I do not have the time or the money to take these courses. In addition to working and starting a family I also maintain my own personal work in the form of writing and making art for my online presence, a necessity in this day and age (www.larryswetman.com). If I were to add to that workload a full year and a half of superfluous classes I would also be adding to financial strain and stress of my marriage for what? So, that I meet requirements on paper? Do I not already meet the requirements? Have I not passed these courses outside of the context of a traditional classroom?

What can I learn of the method of history when my presupposition is already to apply a historical exegesis that takes authorial intent and socio-political context into account? Should I relay the history of the Mujahedeen and how the unification efforts of what we call "Afghanistan" are simply tribal conflicts of resistors who do not want a national government with territorial lines drawn by western oppressors? Shall I connect this story to the CIA funded rise of the Taliban and how it relates to rise of "terrorism"? Shall I write you an essay on how modern terror tactics on derived from early '70s American-backed-and-state-sanctioned terror in Latin America? What more World or US history should I know before I am qualified to teach? How about the genocide of the Native peoples of what we call the "United States?" None of that stuff is taught. I had to learn it on my own, but since I didn't pay for it to be on my transcripts there is no way for you to know. 

How about economics? Should we talk about John Locke's theory of private property about how it has inspired the current hierarchical models of authority based on ownership? Can we talk about capitalism and how it has failed the global economy? How about how the world produces more than enough food to feed every person but the supply chain is too broken to work on such levels? How about climate change and the rise of CO2 levels pre-and post-industrial revolution? We could talk about alternatives that aren't in the textbooks as well. In my time working in disaster relief in New Jersey and New York, we developed systems of mutual-aid that brought people and resources to those in need without the use of capital. How about talking about such alternatives? What about how unregulated price manipulators are the reasons for such soaring healthcare costs in the US despite a drop in quality? These are economic issues not taught in textbooks.

How about government? Though I have taken a community College class on American government, I was never taught about the actual political process. How about Citizen's United or McCutcheon? Will the classes teach me how the political process is manipulated by the richest individuals, corporations, and unions to pick the winners before the people ever have a chance to speak? How about the revolving door of staffers to lobbyists that keeps the Oligarchy in tact? I have learned more about government sitting in handcuffs in the back of police paddy wagons than I was ever taught in GOV101. 

I could go on from sociology to anthropology talking about the systematic oppression of people of color in this country and its historical connection to slavery, but I will come to the end.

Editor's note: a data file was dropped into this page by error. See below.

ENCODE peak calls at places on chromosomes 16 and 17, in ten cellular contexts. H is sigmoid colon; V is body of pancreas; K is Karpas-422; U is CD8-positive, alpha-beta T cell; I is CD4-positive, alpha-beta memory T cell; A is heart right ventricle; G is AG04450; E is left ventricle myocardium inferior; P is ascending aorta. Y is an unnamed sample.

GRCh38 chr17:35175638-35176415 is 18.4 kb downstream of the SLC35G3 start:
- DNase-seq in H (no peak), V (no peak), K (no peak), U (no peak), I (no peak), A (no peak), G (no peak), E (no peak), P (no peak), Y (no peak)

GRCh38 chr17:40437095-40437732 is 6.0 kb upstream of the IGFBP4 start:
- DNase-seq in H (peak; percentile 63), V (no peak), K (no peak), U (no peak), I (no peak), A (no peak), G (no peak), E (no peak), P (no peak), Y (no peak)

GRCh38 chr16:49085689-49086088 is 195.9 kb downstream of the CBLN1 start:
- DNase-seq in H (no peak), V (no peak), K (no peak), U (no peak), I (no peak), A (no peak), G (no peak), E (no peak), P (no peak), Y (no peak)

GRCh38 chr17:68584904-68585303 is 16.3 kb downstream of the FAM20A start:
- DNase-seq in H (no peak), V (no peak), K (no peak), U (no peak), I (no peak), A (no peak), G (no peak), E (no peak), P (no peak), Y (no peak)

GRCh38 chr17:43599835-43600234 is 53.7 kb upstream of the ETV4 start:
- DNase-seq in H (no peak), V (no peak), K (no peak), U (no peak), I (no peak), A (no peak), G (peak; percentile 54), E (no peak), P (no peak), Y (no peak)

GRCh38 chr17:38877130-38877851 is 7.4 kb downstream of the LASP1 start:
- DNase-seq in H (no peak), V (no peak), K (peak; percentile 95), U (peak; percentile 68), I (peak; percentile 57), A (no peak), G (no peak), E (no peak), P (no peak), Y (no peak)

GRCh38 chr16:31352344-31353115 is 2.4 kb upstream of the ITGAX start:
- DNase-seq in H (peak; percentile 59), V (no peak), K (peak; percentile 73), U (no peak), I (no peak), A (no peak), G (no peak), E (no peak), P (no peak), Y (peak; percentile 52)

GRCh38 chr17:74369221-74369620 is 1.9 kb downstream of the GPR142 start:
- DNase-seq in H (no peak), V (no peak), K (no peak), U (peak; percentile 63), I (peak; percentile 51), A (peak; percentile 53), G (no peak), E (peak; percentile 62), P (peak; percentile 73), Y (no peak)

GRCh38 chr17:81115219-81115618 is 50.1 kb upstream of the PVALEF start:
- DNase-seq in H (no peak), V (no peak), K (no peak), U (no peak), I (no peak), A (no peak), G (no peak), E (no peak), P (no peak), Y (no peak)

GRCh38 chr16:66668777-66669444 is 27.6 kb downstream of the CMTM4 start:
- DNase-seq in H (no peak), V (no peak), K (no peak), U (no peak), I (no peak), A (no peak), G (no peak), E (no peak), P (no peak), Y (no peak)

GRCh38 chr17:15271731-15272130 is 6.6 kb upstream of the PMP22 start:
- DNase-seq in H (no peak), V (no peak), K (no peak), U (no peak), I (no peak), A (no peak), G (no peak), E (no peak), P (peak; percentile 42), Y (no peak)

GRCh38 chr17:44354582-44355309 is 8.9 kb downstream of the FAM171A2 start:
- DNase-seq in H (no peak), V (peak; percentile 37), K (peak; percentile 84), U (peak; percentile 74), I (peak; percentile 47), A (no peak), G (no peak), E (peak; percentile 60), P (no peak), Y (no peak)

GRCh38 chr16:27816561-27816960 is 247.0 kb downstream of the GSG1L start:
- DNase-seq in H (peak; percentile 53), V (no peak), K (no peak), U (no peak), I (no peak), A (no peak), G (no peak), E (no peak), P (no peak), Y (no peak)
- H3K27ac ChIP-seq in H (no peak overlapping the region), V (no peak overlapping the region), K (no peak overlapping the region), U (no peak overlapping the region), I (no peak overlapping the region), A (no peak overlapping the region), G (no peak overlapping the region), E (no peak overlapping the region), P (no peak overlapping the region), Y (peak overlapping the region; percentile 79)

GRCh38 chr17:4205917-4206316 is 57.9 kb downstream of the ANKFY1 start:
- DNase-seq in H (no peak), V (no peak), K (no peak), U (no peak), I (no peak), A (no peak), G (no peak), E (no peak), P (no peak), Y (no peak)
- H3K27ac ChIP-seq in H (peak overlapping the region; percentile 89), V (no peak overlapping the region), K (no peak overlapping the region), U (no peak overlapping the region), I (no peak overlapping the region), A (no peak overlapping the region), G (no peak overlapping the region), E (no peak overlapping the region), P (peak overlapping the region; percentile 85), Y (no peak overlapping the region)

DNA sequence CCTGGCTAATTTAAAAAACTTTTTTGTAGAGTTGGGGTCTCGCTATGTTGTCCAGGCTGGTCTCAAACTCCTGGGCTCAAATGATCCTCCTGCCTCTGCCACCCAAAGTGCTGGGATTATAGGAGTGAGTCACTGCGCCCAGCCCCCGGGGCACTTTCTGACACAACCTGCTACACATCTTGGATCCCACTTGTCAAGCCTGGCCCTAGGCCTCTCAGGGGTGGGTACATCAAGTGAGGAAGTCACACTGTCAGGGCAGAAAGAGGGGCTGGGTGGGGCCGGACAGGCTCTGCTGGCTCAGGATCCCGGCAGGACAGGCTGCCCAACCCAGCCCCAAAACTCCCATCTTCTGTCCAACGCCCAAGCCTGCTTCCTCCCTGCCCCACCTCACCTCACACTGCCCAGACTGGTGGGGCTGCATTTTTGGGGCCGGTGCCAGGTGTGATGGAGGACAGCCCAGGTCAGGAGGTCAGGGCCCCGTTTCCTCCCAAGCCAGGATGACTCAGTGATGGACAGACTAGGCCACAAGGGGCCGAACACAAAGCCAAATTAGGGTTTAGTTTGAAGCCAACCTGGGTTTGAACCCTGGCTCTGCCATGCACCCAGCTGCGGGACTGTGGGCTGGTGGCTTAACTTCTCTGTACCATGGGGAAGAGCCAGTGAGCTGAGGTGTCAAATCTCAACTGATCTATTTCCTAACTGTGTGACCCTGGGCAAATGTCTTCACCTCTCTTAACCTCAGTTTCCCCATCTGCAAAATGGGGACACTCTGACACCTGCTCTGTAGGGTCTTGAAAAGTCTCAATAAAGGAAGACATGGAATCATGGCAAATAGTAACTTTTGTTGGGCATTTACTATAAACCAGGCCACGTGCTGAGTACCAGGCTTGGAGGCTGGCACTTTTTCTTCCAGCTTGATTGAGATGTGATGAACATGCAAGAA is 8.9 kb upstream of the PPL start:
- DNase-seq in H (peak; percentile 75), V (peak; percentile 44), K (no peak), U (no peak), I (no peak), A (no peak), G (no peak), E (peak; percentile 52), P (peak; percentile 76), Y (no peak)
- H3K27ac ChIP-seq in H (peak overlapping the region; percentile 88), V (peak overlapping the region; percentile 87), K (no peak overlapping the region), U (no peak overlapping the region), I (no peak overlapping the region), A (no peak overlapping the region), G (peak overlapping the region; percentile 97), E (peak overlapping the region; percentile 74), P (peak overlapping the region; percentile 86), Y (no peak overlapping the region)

Though I grew up poor my mother tried to instill in me a sense of the so-called "American Dream." "Larry," she used to say, "if you work hard you can be anything you want to be." My experience in the world and seeing those around me has taught that this is a lie. The only reason it is called the American Dream is because you have to be asleep to believe it. Stumbling blocks and inhibitions to progress line the road to the Dream like roadside bombs, waiting for you to slip up and touch them. For then debt can shackle you to normalcy; exhaustion can pacify your dissent; and you can work, consume, sleep, wake up and do it all over again for minimum wage your whole life while the elites fly high on Wall St. and in DC.

However, I am still a fool; I am still a dreamer. I still believe that academia offers a way out of the mire for everyone who is given the opportunity. My mother grew up as a poor orphan and to this day struggles, choosing sometimes between buying her food and getting her medicine. But I still believe there is a better way. I believe that people can make wise choices and though those choices may diverge from the norm they set precedent and consequently slowly change the status quo. How many times has the road less traveled made the difference?

I think I have made a pretty good case that I deserve to be in your program. Sure, I could go to those classes, pay those fees, and get those grades, but for what? I would lose time with my family and be farther in debt—for what? Basically, to make it easier on you all to know that I am qualified to be in your program. I can assure I am. I have stood toe to toe with Governors in their own offices and shamed them into admitting their historical, sociological, and governmental inadequacies; I have been beaten on the streets on Philadelphia and New York by Police Departments designed to maintain systems of oppression at the cost of our communities; and—most importantly to me—I have risen from depths of poverty to do so.

I think what my mama was trying to tell me when she tried to instill that Dream in me was that where there is an opportunity…take it. I need an opportunity. If you all find that I deserve one I can assure you that not only will I graduate your program, but will shine in it. Who knows, I might be able to instill the values of an American Dream—truly believing them—to the next generation and they might change the world. 

In all humility I thank you for taking the time to read my story though it's not done yet; there are several chapters to be written. I write this in the hopes that the next one will be entitled…

My Years at UPENN.

Sincerely,

Larry Reginald Swetman